He stresses the importance of communication, voicing that it’s “one size fits one” when looking at resources for mental health. Employers need to recognize that it is a priority to have a benefit plan in place that is well thought out, easily accessible, and structured in a way that considers the financial implications on employees seeking mental health resources. In relation, it needs to be a plan that does not hinder and/or prevent employees from seeking help, as barriers for seeking care for any type of mental health issue are counterproductive. Sadlier suggests that one strategy companies could consider would be to marry mental health treatment with Employee Assistance Programs where the first three visits are covered free of charge.

Julie Frischkorn, Director of Behavioral Health and Mindfulness at Empower360, a practitioner in the field, reminds us that a silver lining with the pandemic is that a greater awareness, understanding, and acceptance of mental health challenges has evolved. This is coupled with considerable innovation in technology making self-care strategies more widely accessible to greater numbers of people. She points out that even pre-pandemic, generally speaking, much of the workforce felt burnt out and overwhelmed. Frischkorn believes this is related to not only high expectations externally, but also people having high expectations of themselves. She joins the rest of the panel in expressing the importance of taking proactive steps to recognize and address this.

Frischkorn reminds attendees that self-care – or “mental health first aid” – isn’t about practicing one thing that will make us feel better. It’s about holistic strategies that bolster us, scaffold us, and better equip us to face challenges. As of late, the physical distance has created a social and emotional distance, reminding people that they are not alone and having transparent and trust-building conversations – what Frischkorn calls “courageous conversations” –  more important than ever. We all have mental health in the same way we have physical health. And Frischkorn says it’s important we learn to use the right language to talk about mental health challenges.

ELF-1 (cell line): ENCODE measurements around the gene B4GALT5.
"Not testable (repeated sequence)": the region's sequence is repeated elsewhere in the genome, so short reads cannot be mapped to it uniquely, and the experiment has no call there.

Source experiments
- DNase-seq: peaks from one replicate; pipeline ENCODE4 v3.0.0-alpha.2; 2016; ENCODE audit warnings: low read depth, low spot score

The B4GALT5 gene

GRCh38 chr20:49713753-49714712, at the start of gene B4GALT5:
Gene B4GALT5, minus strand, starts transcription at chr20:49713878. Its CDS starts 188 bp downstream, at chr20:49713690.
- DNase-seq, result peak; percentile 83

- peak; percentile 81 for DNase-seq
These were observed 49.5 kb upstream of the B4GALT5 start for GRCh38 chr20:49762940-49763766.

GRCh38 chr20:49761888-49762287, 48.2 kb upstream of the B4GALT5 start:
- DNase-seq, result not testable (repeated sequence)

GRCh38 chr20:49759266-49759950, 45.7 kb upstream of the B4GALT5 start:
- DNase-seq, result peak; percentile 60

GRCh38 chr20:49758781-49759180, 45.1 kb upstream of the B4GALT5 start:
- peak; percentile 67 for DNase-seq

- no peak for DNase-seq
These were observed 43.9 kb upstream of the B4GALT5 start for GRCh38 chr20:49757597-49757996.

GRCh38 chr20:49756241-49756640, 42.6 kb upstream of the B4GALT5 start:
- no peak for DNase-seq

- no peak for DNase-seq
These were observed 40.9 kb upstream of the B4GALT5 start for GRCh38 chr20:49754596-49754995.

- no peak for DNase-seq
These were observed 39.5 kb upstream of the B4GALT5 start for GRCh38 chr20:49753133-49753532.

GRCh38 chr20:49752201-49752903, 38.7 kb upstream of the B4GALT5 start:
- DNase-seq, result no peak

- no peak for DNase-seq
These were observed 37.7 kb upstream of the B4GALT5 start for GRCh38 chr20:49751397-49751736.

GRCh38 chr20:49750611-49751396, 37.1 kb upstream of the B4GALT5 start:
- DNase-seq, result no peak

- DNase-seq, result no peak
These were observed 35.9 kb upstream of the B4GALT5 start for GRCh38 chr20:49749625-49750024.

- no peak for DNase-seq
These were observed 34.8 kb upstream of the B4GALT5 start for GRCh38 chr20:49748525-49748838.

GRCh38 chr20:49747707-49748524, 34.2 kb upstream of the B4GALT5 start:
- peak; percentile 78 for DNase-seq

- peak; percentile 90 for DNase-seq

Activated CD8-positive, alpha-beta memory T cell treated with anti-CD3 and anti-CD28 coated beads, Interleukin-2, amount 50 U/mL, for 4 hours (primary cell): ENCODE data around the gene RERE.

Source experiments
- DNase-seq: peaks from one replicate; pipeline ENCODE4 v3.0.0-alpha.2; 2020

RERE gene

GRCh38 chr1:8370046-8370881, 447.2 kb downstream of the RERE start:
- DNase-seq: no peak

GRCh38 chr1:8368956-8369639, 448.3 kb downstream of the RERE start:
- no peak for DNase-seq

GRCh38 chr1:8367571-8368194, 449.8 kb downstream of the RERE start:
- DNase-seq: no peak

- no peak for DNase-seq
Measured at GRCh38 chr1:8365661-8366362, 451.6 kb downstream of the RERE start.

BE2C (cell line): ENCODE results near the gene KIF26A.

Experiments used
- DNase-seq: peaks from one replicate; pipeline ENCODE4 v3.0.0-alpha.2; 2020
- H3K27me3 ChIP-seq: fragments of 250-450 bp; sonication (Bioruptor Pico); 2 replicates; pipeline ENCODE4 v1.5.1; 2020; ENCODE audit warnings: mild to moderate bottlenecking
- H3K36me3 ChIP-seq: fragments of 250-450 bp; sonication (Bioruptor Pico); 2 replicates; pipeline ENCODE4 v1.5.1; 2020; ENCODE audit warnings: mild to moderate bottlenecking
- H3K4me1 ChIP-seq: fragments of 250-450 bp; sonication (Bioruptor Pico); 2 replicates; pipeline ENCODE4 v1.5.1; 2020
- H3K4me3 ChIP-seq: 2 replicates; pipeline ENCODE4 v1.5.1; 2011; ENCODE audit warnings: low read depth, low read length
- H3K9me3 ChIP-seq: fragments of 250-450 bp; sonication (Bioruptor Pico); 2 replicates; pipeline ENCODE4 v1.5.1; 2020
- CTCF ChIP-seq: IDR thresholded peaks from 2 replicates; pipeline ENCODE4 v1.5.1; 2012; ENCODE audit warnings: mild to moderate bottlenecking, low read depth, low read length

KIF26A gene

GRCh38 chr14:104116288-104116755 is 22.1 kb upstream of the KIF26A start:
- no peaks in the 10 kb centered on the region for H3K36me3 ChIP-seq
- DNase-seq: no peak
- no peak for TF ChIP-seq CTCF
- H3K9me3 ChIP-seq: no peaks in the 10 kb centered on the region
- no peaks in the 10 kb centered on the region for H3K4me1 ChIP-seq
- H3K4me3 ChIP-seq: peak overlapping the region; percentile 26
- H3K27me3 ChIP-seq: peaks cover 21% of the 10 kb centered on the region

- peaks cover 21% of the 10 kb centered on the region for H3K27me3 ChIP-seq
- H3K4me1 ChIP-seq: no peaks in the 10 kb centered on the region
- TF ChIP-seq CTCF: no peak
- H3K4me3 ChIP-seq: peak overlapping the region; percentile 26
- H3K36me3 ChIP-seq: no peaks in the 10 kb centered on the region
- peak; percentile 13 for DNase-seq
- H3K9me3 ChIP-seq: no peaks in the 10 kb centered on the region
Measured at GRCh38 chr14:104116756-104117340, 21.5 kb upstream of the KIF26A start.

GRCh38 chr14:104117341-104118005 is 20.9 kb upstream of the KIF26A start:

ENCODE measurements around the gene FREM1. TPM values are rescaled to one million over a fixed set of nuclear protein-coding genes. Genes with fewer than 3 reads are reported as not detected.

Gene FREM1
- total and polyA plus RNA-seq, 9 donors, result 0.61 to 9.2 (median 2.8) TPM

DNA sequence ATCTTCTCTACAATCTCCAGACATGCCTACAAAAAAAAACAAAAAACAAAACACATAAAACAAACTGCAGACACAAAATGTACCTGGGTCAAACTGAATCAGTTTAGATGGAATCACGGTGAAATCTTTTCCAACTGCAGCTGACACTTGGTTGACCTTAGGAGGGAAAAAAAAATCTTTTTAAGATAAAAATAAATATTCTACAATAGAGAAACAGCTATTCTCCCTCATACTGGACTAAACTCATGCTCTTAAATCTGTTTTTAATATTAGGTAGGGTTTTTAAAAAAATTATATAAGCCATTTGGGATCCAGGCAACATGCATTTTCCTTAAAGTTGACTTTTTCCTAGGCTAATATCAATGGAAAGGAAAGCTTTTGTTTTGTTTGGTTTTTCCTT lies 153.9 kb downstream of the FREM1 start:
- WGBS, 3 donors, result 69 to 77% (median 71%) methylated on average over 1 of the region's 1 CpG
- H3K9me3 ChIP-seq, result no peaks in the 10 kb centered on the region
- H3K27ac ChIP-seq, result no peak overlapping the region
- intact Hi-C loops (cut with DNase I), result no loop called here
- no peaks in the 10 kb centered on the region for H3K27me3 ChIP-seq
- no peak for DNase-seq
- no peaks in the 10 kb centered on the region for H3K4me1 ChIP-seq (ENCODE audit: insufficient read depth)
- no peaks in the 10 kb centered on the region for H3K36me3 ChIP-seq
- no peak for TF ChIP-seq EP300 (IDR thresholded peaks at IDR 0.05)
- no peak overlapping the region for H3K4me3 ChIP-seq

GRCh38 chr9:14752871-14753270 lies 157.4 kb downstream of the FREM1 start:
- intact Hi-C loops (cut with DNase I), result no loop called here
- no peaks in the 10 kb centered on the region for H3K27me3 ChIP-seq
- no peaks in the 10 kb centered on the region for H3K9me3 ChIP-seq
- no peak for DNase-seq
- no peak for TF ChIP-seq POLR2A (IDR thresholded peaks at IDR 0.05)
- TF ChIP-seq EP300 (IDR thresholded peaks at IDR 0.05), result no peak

In connection, when people don’t feel seen, it’s particularly important to recognize them; making eye contact and saying thank you, whether with associates at work or frontline workers at home, is the least we can do. Rather than connecting one on one, connecting in smaller groups has a lot of value too. To foster this in a Zoom setting, use the feature of a breakout room, so even in large meetings people can make smaller, more intimate connections with their colleagues.

Register today for The Risk Institute’s April 27, 2021 webinar The Short and Long Term Impacts of the Pandemic on the Labor Market. This webinar will feature Dr. Bruce Weinberg, Professor of Economics and Public Affairs at The Ohio State University, and Dr. Bill LaFayette, Owner of Regionomics® LLC.

Further down the line, on May 18, 2021, is Exploring the Change in Business and Consumer Behavior, and on June 16, 2021, The Effects of the Wave of Bankruptcies and Consolidations. Further details on these sessions will be announced in the near future.

Written by Jack Delahunty in partnership with The Risk Institute at Ohio State’s Fisher College of Business